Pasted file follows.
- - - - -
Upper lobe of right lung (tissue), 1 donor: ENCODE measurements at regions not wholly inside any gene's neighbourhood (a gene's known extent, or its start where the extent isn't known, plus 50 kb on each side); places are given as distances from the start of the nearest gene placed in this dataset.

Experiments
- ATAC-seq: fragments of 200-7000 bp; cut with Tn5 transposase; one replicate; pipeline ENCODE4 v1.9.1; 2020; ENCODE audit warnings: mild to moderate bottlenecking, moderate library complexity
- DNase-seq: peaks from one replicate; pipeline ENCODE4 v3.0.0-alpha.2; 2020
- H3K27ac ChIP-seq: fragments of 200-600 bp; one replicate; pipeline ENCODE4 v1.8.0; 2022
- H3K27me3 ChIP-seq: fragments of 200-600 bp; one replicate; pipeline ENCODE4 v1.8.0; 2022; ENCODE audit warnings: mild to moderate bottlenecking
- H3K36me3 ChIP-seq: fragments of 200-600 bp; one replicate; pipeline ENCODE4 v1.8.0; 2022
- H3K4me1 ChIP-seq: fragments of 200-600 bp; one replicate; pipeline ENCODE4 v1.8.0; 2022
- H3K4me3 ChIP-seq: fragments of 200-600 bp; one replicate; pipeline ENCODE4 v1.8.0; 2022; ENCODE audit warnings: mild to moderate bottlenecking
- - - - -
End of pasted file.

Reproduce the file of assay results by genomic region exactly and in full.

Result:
Upper lobe of right lung (tissue), 1 donor: ENCODE measurements at regions not wholly inside any gene's neighbourhood (a gene's known extent, or its start where the extent isn't known, plus 50 kb on each side); places are given as distances from the start of the nearest gene placed in this dataset.

Experiments
- ATAC-seq: fragments of 200-7000 bp; cut with Tn5 transposase; one replicate; pipeline ENCODE4 v1.9.1; 2020; ENCODE audit warnings: mild to moderate bottlenecking, moderate library complexity
- DNase-seq: peaks from one replicate; pipeline ENCODE4 v3.0.0-alpha.2; 2020
- H3K27ac ChIP-seq: fragments of 200-600 bp; one replicate; pipeline ENCODE4 v1.8.0; 2022
- H3K27me3 ChIP-seq: fragments of 200-600 bp; one replicate; pipeline ENCODE4 v1.8.0; 2022; ENCODE audit warnings: mild to moderate bottlenecking
- H3K36me3 ChIP-seq: fragments of 200-600 bp; one replicate; pipeline ENCODE4 v1.8.0; 2022
- H3K4me1 ChIP-seq: fragments of 200-600 bp; one replicate; pipeline ENCODE4 v1.8.0; 2022
- H3K4me3 ChIP-seq: fragments of 200-600 bp; one replicate; pipeline ENCODE4 v1.8.0; 2022; ENCODE audit warnings: mild to moderate bottlenecking